In a UCLA-led study, children and adolescents with a high risk for developing bipolar disorder stayed healthier for longer periods when their family members participated in their psychotherapy sessions.
The research team, which also included authors from the University of Colorado and Stanford University, studied 127 children and teens between the ages of 9 and 17. Its goal was to determine which of two types of treatment was more effective at delaying new and recurring bipolar symptoms: 12 sessions of a family-focused therapy that teaches patients and families better communication skills or six sessions of a traditional form of psychoeducation focused on developing a plan to help patients better understand and cope with their mood symptoms.
The study was published in JAMA Psychiatry.
Bipolar disorder, sometimes referred to as manic depression, is a brain disorder marked by sudden shifts in mood and energy levels. Treatment with medication and/or psychotherapy may help alleviate the most severe symptoms, but there is no cure. Recurring symptoms may include bouts of mania and depression, characterized by high energy, feelings of grandiosity and elation that alternate with deep feelings of sadness, lethargy and suicidal thoughts and actions.
The children and adolescents in the study had an elevated risk for developing the disorder because they had a genetic or family history of the condition, said David Miklowitz, the study’s lead author, and a distinguished professor of psychiatry at the David Geffen School of Medicine at UCLA. All of the participants also demonstrated early warning signs of bipolar disorder—such as depression and brief periods of mania—at the start of the study.
Miklowitz said many families don’t know that their kids have a high risk for developing bipolar disorder.
“They think they’re just moody kids,” he said. “But there are telltale signs, such as sudden changes in mood and energy levels, irritability, feeling increasingly anxious and depressed such that they can’t get out of bed. Often, these are kids for whom bipolar disorder runs in the family.”
For the study, half of the participants underwent 12 sessions of family-focused therapy over a four-month period. The other half received a traditional, less intensive educational treatment over six sessions that was designed to be similar to the current standard treatment for children and adolescents. That arm received three individual and three family sessions, also over a four-month period. The treatments took place at UCLA, two Colorado campuses and Stanford.
About 60% of participants also chose to receive medications for symptoms of depression, mood instability, ADHD or anxiety. Medication regimens were equivalent in the two therapy treatments.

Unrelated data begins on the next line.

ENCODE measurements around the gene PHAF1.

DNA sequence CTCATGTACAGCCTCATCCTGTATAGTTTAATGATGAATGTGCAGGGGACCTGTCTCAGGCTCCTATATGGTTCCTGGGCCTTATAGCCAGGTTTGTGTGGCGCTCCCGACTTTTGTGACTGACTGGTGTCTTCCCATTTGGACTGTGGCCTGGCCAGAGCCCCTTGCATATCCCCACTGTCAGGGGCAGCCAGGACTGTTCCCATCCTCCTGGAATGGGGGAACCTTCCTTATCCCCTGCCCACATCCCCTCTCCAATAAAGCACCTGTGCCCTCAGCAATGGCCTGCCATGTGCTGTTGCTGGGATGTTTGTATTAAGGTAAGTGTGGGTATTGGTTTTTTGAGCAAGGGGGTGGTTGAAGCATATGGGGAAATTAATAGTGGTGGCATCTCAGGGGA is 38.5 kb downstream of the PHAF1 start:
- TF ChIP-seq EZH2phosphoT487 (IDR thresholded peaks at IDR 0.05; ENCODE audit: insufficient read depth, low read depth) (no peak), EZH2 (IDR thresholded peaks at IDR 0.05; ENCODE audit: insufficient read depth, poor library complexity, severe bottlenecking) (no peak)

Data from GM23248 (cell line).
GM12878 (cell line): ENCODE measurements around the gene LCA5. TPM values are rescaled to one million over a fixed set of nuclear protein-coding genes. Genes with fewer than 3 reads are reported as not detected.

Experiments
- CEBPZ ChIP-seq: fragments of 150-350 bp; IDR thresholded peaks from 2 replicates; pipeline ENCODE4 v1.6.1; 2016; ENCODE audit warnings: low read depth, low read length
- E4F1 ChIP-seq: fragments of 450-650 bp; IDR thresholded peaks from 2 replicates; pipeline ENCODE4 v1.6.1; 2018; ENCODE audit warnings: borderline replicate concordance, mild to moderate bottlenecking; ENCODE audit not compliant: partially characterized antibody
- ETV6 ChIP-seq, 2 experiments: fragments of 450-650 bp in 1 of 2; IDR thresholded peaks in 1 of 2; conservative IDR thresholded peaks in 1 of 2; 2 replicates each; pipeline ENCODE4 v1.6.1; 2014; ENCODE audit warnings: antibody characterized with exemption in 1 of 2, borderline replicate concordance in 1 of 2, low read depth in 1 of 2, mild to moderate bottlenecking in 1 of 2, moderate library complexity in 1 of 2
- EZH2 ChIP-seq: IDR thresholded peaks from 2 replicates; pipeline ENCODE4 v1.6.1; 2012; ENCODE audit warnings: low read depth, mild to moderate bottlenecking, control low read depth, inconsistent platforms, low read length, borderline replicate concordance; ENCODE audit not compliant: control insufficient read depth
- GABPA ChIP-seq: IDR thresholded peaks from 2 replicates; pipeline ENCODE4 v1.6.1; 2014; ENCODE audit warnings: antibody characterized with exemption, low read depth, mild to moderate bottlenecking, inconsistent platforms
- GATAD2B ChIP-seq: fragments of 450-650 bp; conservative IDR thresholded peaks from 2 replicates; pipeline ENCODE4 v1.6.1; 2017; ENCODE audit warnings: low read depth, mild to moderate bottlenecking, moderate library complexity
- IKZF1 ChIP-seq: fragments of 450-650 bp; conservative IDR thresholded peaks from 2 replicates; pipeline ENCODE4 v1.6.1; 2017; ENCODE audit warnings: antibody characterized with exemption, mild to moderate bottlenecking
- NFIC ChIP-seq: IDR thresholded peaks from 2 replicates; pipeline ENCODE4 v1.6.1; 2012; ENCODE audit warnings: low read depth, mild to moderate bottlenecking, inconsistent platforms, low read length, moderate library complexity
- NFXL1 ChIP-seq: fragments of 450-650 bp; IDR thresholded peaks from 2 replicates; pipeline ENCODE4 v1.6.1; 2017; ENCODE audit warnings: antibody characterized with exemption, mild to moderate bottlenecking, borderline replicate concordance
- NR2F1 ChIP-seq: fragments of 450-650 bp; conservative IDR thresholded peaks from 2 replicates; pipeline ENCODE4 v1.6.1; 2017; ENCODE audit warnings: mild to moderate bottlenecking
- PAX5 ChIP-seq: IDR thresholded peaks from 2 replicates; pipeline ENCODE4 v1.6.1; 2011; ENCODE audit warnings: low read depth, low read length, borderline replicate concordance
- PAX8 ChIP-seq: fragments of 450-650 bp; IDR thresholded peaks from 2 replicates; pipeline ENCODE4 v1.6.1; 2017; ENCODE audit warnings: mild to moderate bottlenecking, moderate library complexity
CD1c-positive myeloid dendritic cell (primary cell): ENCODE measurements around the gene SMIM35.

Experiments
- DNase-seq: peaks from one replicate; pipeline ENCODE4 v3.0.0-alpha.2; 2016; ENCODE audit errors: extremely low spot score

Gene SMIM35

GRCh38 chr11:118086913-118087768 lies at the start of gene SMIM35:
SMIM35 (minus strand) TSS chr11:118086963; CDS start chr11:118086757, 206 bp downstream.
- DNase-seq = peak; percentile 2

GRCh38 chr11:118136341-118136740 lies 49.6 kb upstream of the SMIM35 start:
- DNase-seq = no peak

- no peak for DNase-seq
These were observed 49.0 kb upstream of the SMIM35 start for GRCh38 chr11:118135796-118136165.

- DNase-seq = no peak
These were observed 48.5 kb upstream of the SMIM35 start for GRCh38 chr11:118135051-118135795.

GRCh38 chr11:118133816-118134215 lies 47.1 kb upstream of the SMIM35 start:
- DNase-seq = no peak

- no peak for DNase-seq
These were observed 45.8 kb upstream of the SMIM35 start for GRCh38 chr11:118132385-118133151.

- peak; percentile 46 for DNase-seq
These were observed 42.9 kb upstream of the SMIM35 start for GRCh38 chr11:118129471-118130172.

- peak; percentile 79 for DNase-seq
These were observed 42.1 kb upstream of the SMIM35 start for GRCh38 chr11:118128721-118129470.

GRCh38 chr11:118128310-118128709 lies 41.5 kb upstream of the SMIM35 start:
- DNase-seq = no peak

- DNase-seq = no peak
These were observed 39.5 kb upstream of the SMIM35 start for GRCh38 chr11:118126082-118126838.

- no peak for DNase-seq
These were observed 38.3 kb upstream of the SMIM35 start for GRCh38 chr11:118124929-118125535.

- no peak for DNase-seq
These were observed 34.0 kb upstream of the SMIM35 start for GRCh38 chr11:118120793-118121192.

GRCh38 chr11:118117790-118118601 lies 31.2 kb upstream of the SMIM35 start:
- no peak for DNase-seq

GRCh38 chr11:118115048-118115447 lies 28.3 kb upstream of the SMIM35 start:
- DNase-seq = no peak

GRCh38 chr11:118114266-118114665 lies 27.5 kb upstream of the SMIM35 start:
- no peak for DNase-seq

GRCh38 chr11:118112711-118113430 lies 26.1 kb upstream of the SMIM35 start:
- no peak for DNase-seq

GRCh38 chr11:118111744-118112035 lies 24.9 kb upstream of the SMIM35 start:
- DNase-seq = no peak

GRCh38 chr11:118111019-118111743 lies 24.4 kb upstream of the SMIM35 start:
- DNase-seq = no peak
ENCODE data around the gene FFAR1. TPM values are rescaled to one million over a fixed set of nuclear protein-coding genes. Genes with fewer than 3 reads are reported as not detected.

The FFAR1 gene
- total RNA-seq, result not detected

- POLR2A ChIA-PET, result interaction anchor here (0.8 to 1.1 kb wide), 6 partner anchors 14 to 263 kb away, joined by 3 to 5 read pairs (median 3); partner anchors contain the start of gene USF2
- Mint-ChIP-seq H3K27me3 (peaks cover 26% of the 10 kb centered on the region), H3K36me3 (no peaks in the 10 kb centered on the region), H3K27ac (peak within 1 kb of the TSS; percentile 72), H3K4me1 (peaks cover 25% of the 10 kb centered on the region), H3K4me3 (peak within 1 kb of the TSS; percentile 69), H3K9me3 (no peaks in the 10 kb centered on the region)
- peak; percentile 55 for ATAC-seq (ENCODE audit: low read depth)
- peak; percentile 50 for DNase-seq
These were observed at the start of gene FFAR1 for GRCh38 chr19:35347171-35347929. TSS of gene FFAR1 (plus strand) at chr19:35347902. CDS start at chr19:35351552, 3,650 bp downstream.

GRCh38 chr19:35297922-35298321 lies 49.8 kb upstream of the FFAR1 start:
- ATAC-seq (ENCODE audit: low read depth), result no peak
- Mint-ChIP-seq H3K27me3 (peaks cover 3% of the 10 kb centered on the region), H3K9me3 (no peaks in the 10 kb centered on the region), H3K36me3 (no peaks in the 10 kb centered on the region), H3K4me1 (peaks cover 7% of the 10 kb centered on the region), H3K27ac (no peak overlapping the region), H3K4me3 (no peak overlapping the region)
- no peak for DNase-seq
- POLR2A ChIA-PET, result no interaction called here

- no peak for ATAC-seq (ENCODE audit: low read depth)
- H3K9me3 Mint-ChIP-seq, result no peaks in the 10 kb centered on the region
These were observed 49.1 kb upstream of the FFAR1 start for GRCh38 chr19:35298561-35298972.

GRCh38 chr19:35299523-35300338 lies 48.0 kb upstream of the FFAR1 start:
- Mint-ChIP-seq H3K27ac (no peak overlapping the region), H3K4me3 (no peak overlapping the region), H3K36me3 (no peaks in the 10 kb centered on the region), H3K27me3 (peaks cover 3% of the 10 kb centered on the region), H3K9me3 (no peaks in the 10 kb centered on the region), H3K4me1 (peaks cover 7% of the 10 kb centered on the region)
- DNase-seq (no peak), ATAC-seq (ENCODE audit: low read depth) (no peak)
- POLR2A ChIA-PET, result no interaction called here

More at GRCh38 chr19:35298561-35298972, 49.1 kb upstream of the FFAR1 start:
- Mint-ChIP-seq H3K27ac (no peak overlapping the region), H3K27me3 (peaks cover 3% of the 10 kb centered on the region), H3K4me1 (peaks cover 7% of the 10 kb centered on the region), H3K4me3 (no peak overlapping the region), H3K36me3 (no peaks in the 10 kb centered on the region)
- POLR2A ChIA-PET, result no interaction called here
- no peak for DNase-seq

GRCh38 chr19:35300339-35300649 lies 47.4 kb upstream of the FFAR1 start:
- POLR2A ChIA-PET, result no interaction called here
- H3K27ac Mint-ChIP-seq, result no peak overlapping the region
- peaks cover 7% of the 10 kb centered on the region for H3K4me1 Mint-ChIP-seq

Participants were followed for up to four years—less in some cases because some participants dropped out of the study or moved before the analysis was complete—after the four-month treatments had ended.
In the family-focused therapy sessions, children and their parents were taught to recognize and understand the early symptoms of bipolar disorder, and to practice communication and problem-solving skills such as active listening and conflict resolution. Participants in the traditional educational treatment were taught how to monitor their moods for new and recurring symptoms, and given individualized instruction for managing those symptoms.
A total of 77% of the adolescents in the family-focused treatment recovered from their initial symptoms during the study, and the average time before new symptoms of depression returned was 87 weeks. By comparison, 65% of the adolescents in the educational group recovered, but the average time before their symptoms returned was shorter, just 63 weeks.
“If kids who are at risk for bipolar disorder are living in chaotic households with no boundaries or highly critical parents, they will do worse over time,” Miklowitz said. “Involving the parents in the child’s therapy teaches family members how to create a more protective environment so that kids can stay well for longer.”
Treating children and adolescents before severe symptoms of bipolar disorder start is considered an early intervention rather than prevention, said Miklowitz, who is the director of the Max Gray Child and Adolescent Mood Disorders Program of the Jane and Terry Semel Institute for Neuroscience and Human Behavior.
“We don’t know yet whether bipolar disorder can be prevented,” he said. “What we’re trying to do is to catch the illness early so that kids and teens, with the help of their families, can learn ways to reduce the severity of their symptoms and the frequency in which symptoms recur.”
The researchers also are studying whether family-focused therapy changes brain activity in ways that may help to alleviate mood symptoms, as well as whether it helps reduce suicidal thoughts and behaviors in youth with a high risk for bipolar disorder.
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